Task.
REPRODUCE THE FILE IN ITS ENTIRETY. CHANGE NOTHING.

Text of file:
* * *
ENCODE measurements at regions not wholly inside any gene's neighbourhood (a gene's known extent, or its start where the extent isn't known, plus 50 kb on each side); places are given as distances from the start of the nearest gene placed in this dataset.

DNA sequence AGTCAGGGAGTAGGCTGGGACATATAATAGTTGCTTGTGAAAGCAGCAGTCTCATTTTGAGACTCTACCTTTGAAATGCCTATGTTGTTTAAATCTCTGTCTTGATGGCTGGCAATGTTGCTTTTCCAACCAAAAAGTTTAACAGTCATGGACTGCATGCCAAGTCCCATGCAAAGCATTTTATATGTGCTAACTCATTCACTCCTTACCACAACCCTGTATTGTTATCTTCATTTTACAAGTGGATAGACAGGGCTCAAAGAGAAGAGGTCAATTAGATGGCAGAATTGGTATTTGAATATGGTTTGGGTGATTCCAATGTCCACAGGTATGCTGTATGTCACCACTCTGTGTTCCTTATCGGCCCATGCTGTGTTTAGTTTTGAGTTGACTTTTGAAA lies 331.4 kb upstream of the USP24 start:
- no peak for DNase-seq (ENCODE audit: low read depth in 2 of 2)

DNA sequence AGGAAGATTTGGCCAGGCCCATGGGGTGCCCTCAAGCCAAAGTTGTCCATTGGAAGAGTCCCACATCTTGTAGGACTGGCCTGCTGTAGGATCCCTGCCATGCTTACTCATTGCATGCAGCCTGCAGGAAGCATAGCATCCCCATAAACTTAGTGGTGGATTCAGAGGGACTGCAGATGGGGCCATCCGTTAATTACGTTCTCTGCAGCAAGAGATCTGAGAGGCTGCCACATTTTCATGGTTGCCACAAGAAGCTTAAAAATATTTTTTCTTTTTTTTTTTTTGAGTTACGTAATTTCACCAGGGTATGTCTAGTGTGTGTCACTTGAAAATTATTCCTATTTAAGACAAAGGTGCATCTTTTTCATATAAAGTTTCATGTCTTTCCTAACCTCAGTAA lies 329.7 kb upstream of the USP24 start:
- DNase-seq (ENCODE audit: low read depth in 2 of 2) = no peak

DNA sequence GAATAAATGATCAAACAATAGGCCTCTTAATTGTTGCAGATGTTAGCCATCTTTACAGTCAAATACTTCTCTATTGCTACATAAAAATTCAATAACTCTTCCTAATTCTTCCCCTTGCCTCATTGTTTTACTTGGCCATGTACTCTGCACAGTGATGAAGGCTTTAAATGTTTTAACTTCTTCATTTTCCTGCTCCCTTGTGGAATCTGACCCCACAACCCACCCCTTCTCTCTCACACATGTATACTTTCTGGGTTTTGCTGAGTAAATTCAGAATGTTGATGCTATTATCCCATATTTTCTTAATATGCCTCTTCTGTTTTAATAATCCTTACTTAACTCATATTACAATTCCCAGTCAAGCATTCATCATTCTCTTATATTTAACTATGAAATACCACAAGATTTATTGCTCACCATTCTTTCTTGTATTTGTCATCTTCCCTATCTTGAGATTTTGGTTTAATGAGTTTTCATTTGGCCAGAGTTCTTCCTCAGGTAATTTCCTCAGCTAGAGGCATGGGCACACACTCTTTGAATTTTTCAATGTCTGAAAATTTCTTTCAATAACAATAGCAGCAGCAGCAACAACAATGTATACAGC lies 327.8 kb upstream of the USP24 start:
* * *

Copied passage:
ENCODE measurements at regions not wholly inside any gene's neighbourhood (a gene's known extent, or its start where the extent isn't known, plus 50 kb on each side); places are given as distances from the start of the nearest gene placed in this dataset.

DNA sequence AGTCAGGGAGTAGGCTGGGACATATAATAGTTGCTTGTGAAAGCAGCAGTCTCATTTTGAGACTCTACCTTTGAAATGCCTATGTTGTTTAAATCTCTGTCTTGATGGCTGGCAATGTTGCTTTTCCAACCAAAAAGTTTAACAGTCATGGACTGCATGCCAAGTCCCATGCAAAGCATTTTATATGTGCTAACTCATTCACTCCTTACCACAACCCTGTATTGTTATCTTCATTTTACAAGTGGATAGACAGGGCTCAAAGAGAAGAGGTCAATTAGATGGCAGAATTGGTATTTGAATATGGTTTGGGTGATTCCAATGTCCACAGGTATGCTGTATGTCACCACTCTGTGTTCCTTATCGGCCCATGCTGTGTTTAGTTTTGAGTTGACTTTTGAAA lies 331.4 kb upstream of the USP24 start:
- no peak for DNase-seq (ENCODE audit: low read depth in 2 of 2)

DNA sequence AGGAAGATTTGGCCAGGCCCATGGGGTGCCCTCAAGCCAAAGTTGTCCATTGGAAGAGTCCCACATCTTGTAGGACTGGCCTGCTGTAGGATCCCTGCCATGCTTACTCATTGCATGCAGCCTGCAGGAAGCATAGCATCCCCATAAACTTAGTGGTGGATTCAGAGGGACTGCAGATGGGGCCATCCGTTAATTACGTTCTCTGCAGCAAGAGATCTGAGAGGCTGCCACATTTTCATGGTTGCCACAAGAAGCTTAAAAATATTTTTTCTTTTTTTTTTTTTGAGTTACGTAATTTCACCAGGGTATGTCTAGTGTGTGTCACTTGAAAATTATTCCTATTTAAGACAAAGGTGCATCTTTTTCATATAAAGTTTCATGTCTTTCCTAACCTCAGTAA lies 329.7 kb upstream of the USP24 start:
- DNase-seq (ENCODE audit: low read depth in 2 of 2) = no peak

DNA sequence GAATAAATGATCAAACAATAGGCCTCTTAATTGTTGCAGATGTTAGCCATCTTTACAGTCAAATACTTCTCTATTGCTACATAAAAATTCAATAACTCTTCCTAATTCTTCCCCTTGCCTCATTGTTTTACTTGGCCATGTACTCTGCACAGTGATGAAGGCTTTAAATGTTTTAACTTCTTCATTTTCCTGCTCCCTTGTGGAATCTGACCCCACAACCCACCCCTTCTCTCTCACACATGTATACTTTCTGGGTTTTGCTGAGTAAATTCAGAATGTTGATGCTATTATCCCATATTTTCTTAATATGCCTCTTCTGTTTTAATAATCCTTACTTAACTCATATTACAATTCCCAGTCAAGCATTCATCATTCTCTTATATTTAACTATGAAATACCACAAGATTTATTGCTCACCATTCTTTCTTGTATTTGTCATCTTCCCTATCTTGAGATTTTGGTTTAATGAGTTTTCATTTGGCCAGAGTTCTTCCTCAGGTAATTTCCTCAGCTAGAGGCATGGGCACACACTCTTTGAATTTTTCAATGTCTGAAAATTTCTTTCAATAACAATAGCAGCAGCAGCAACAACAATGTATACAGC lies 327.8 kb upstream of the USP24 start: